A Bit of Backstory
In 2013 and 2014 I participated in the 7DFPS game jam, where teams and individuals would design and develop first person shooters over the course of a week. In 2014, I made Mustdashe, a "first person puncher" where you affix mustaches to whoever (and whatever) you punch. In a couple of nights I built, tested, and released the simple-yet-entertaining product. Other than a handful of social media comments, it saw no attention. That is, until late 2016.
I was approached by a media scouter who I eventually learned was working for Disney. After some correspondence, I signed a contract allowing them to show and play my game on television for two shows on Disney XD. I've been simultaneously overjoyed and understandably confused for the last few months. How did this progression make any sense? Unbeknownst to me, Mustdashe has gotten strong attention on YouTube (thanks to several features by prominent entertainers, like PewDiePie) and amassed over 100,000 views with almost 50,000 downloads, at a staggering 40% conversion rate. Despite these exciting numbers, I had never gotten a single notification, message, or alert that my game was performing so strongly on Itch.io, YouTube, or elsewhere.
Here's the challenge I've been facing: how do you capitalize on a game that gained significant attention long enough ago that all the buzz completely died down? Video popularity came and went, there's nothing trending or viral to share with influencers. Not surprisingly, there aren't many examples to work from either. Ultimately I had to take it upon myself, and while the future is yet to be determined, here are the three key takeaways from my adventure so far:
1. Use Your Connections
Be open and honest when reaching out to friends and colleagues. While it may not always be practical to write personalized messages to everyone who made your VIP list. Whether they provided support, inspiration, or simply covered your content, vocalize your appreciation. Asking for unbiased feedback may be impossible when dealing with personal acquaintenances, but inducing advocacy is not just possible, but easy. It may sound deceptive, but being genuinely grateful and working towards your self interests aren't mutually exclusive. Reaching out to my friends and colleagues for support has given me fantastic media opportunities and the emotional support I needed to give my best every day.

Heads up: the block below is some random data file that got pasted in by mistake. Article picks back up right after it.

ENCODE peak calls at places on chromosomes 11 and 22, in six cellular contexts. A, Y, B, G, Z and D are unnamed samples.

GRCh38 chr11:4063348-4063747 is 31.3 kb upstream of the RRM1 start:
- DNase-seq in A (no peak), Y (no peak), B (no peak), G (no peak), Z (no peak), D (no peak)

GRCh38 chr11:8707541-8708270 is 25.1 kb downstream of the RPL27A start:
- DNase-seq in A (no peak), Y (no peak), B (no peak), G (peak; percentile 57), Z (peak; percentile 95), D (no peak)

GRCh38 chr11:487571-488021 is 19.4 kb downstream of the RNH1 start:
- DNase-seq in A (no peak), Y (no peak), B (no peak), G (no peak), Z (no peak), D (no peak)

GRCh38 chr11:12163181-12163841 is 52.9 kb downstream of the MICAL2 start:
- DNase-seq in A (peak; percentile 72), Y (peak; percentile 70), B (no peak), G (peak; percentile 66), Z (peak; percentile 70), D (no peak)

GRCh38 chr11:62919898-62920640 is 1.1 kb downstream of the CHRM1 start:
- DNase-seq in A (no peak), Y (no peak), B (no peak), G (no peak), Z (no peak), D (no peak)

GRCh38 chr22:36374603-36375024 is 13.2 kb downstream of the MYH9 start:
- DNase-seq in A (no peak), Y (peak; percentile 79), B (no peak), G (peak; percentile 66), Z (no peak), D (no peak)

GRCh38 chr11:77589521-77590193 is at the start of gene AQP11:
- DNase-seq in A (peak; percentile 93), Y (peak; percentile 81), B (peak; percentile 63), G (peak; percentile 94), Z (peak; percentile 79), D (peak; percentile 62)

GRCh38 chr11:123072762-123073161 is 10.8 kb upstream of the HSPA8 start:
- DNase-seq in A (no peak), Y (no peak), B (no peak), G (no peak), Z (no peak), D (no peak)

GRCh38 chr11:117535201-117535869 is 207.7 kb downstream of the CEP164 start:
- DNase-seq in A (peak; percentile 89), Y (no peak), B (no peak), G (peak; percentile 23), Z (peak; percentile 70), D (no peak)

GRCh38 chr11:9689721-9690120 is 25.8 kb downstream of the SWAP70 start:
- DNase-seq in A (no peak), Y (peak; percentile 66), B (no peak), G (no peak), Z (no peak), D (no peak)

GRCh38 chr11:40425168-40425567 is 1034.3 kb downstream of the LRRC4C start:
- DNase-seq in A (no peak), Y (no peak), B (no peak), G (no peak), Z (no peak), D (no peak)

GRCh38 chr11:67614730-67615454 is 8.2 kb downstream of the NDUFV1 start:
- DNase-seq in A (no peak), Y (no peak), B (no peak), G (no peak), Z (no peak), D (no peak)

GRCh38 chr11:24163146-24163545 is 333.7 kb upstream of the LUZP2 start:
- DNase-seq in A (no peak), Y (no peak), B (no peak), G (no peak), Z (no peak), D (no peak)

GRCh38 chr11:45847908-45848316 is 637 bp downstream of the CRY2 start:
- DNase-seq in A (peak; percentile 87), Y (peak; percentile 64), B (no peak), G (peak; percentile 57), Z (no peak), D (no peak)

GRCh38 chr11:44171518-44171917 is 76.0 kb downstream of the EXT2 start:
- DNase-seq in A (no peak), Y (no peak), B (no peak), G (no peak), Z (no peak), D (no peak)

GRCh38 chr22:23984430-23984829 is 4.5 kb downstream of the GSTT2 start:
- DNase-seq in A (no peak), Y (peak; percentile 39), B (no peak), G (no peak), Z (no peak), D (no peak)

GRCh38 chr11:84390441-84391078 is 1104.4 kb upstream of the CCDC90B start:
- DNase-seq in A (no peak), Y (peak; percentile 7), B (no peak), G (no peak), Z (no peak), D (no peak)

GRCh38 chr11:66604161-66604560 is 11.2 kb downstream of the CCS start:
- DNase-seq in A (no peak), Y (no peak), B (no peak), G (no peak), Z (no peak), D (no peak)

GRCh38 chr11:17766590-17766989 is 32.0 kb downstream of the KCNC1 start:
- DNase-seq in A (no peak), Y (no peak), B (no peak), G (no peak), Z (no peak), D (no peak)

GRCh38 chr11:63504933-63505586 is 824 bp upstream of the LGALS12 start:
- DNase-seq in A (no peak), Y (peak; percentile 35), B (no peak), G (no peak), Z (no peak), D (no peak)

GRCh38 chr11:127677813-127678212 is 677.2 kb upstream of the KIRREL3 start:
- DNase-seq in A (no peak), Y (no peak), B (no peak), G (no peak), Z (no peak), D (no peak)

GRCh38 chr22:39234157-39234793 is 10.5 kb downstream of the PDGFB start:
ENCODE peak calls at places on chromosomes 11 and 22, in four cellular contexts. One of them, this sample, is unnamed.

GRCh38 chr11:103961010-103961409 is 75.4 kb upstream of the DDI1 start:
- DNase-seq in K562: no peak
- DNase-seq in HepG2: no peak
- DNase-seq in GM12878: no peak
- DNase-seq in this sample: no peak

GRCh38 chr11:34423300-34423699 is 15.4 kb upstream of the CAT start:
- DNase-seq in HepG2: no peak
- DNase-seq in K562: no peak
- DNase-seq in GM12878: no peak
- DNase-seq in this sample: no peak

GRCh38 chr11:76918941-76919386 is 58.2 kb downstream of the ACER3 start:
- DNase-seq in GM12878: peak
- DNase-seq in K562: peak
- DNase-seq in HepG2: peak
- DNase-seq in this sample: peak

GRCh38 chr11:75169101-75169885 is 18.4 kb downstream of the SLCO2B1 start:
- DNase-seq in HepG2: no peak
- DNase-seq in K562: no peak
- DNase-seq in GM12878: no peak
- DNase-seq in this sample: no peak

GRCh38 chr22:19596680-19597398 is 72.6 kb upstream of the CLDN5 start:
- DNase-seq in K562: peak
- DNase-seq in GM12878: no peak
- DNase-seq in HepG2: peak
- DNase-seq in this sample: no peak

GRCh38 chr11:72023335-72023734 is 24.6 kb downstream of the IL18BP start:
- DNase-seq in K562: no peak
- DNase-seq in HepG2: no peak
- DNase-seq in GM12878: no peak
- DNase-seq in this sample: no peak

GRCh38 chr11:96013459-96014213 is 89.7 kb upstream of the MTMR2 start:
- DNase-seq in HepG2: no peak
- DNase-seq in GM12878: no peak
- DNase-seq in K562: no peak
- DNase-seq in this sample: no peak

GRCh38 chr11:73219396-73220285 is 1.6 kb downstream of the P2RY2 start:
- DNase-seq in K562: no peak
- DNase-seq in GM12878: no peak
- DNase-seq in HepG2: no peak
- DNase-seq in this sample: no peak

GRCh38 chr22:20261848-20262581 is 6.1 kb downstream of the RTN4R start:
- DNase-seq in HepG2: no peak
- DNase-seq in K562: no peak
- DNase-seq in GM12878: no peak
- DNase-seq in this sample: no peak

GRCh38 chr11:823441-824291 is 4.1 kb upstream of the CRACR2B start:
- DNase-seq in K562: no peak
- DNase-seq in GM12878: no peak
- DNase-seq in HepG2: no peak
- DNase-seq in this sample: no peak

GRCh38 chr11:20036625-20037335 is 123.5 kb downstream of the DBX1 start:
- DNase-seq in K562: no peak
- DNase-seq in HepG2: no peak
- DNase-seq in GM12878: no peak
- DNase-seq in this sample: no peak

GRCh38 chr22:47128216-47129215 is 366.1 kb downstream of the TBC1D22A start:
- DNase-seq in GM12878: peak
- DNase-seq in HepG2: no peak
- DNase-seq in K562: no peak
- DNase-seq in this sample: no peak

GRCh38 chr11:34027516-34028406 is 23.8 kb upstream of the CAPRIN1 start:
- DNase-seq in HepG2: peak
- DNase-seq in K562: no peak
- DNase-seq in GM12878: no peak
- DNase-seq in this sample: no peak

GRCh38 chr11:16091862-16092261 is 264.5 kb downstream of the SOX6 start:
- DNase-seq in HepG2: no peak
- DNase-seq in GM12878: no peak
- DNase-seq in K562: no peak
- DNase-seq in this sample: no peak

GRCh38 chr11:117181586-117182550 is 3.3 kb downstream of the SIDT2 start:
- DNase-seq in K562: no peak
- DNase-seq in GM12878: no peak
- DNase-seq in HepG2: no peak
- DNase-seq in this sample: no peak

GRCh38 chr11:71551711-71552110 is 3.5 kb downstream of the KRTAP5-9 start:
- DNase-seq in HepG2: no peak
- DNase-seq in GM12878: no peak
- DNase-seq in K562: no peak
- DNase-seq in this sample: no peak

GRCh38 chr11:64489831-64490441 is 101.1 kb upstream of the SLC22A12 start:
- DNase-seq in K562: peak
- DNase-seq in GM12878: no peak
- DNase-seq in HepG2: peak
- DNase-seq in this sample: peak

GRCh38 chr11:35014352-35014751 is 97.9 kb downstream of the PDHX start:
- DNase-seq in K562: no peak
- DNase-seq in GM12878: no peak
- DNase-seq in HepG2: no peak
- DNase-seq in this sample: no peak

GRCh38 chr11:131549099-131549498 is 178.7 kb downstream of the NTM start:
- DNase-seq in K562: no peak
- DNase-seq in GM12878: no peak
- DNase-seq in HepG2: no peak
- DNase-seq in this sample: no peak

2. Sell the Story
No matter how complex or expertly crafted your game is, you need to consider how uniquely gripping its backstory may be. Sure, Mustdashe is a novel concept, but where it really stands apart is the crazy path it's taken to get to where it is. You don't need an insane story to turn heads either: even a uniquely extended development grab headlines (e.g. Cuphead, Owlboy). Reach out to the right networks, like those interested in biograpical content, and soon enough you'll get content to stick. It's then a matter of time until your work moves itself back on the map.
3. Crunch to Catch Up
Sure, it doesn't sound appealing, but it's a simple fact of reality. If you're trying to earn back the spotlight, it will take a serious commitment to rebuilding a digital presence, outreach, and in some cases, actual development. In Mustdashe's case, the original project files were lost some time after original development. If there was any hope of a future for the game, it would have to be rebuilt from the ground up. You may not be developing content out of necessity, but when genuinely making an effort to rekindle public attention the drive to create should come naturally. Don't be surprised when you find yourself spending all of your free time on rebuilding your brand.
There's no secret recipe for success, especially when making up for lost time. Just remember to think outside the box and give it 100%. Even in the most unique situations, there's not much more you can do.